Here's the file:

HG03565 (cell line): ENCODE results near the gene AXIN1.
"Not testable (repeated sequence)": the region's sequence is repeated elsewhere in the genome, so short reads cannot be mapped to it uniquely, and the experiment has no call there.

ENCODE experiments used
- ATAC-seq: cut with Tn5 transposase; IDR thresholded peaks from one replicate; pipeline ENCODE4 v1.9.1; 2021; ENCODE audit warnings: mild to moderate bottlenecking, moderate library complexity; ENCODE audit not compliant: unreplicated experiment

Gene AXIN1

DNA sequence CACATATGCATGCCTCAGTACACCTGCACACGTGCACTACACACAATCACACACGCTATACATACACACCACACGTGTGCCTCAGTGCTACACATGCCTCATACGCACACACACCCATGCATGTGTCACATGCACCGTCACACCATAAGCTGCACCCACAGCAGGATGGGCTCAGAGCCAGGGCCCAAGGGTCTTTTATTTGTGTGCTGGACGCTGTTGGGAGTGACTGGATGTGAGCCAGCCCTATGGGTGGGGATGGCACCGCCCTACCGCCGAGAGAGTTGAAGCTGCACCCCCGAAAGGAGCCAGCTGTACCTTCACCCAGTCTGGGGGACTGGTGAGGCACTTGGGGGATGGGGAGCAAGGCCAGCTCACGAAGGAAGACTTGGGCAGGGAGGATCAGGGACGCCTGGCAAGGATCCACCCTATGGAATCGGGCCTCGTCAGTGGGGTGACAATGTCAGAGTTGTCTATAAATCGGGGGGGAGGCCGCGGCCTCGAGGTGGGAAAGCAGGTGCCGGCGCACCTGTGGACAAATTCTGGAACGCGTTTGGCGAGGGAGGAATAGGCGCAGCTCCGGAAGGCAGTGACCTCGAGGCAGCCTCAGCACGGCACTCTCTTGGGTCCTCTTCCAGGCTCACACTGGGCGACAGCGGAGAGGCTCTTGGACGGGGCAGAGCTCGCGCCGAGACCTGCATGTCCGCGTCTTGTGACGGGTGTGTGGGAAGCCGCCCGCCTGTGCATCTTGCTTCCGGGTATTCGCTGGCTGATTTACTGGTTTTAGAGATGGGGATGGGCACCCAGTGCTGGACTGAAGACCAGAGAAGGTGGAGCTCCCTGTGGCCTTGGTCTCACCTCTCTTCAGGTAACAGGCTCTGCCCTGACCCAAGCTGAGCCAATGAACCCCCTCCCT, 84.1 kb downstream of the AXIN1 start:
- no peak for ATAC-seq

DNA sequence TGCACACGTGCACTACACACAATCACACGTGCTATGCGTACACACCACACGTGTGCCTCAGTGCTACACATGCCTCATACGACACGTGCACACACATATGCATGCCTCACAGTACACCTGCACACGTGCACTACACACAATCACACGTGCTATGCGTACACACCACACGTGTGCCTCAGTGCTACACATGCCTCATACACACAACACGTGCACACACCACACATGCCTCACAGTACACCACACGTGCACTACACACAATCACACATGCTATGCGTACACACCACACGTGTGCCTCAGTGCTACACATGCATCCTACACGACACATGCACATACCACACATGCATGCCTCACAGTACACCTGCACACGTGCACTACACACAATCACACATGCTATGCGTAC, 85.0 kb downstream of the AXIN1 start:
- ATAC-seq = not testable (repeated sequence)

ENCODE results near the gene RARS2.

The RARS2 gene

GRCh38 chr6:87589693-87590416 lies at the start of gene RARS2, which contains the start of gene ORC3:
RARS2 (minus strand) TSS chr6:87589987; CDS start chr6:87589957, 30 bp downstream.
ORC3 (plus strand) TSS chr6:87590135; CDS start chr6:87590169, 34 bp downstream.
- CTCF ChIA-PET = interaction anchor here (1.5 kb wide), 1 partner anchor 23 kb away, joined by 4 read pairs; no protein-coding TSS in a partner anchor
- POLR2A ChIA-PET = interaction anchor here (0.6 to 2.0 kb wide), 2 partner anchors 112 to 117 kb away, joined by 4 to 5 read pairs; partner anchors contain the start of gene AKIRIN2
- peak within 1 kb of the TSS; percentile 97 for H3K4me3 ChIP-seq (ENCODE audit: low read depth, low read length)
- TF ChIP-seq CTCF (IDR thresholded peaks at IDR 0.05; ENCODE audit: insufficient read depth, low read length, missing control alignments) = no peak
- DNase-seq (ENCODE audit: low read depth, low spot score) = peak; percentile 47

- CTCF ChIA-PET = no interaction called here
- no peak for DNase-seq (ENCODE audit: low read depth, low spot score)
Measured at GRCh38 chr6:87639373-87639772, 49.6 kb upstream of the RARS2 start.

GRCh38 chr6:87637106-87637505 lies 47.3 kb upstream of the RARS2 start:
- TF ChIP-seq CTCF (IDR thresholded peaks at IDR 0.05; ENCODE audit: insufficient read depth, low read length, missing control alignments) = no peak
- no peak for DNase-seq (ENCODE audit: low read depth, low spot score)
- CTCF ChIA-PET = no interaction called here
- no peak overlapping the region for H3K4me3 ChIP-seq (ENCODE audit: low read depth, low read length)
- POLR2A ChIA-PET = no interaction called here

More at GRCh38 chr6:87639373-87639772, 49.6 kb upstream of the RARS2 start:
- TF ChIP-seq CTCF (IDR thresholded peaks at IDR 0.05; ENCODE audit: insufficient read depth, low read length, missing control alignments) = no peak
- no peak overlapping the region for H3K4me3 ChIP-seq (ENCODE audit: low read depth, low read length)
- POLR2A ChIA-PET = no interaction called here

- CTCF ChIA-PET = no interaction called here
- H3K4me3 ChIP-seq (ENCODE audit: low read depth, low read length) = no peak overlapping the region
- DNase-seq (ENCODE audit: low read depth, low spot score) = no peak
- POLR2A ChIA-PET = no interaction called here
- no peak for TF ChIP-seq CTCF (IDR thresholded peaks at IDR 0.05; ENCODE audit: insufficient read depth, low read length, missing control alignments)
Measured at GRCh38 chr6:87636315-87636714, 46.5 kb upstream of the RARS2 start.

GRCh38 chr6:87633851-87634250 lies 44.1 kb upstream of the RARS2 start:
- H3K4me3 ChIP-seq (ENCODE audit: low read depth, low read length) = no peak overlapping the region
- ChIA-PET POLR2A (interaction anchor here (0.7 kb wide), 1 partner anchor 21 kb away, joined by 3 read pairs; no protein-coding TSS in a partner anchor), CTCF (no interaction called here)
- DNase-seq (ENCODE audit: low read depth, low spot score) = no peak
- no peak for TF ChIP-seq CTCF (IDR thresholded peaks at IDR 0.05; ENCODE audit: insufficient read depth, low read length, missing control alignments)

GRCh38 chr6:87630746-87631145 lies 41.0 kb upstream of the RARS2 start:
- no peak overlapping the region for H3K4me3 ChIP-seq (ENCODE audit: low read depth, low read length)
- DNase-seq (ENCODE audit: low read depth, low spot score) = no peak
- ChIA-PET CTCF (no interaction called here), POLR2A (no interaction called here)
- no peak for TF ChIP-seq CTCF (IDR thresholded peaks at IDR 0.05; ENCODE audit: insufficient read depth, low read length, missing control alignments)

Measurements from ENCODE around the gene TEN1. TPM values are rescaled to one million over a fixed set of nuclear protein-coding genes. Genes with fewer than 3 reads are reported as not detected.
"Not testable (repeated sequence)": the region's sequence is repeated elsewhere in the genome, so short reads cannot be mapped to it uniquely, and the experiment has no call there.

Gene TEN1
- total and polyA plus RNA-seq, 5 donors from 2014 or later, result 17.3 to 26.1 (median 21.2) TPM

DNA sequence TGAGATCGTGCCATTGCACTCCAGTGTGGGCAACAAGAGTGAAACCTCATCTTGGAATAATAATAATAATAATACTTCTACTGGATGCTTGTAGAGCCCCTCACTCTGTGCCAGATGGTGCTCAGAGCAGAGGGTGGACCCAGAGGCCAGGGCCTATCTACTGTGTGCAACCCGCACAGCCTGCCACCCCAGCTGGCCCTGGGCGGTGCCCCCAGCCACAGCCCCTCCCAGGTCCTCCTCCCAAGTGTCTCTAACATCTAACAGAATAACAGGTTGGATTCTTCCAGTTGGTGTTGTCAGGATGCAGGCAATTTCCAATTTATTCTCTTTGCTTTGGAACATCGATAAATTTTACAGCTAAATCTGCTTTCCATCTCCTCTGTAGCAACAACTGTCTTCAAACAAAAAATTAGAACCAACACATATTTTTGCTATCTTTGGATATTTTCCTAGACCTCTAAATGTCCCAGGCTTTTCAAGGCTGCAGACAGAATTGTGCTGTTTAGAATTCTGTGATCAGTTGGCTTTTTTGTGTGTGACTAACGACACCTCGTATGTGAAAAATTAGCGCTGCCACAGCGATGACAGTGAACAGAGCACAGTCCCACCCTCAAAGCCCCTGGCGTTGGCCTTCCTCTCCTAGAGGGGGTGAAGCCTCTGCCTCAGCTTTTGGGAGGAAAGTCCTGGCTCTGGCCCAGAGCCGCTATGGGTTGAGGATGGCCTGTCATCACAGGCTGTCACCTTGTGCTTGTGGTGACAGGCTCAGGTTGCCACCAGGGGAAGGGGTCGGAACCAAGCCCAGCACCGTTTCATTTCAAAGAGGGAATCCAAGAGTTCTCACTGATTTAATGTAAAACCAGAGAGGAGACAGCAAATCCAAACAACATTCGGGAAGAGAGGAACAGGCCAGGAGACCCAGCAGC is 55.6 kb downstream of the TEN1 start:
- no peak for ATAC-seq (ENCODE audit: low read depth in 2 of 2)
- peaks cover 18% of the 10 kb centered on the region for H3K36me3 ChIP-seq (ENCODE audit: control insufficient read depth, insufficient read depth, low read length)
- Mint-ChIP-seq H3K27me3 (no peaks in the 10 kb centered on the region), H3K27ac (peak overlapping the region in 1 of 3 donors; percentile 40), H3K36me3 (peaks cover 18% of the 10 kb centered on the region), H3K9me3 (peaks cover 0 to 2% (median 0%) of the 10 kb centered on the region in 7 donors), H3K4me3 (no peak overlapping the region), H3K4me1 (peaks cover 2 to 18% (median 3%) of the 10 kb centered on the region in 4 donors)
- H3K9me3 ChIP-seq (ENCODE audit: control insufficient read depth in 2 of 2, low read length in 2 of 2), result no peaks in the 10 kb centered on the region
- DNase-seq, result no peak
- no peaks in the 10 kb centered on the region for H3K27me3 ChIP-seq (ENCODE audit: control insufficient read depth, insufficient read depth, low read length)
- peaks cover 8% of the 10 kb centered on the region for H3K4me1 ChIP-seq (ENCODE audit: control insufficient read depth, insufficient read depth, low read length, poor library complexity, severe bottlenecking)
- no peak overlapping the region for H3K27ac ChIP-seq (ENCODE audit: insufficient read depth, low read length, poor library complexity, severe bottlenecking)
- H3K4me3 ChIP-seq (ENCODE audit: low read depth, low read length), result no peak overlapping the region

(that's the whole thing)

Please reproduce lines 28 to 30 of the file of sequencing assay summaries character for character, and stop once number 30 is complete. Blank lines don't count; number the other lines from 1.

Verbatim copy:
- POLR2A ChIA-PET = no interaction called here

More at GRCh38 chr6:87639373-87639772, 49.6 kb upstream of the RARS2 start:
- TF ChIP-seq CTCF (IDR thresholded peaks at IDR 0.05; ENCODE audit: insufficient read depth, low read length, missing control alignments) = no peak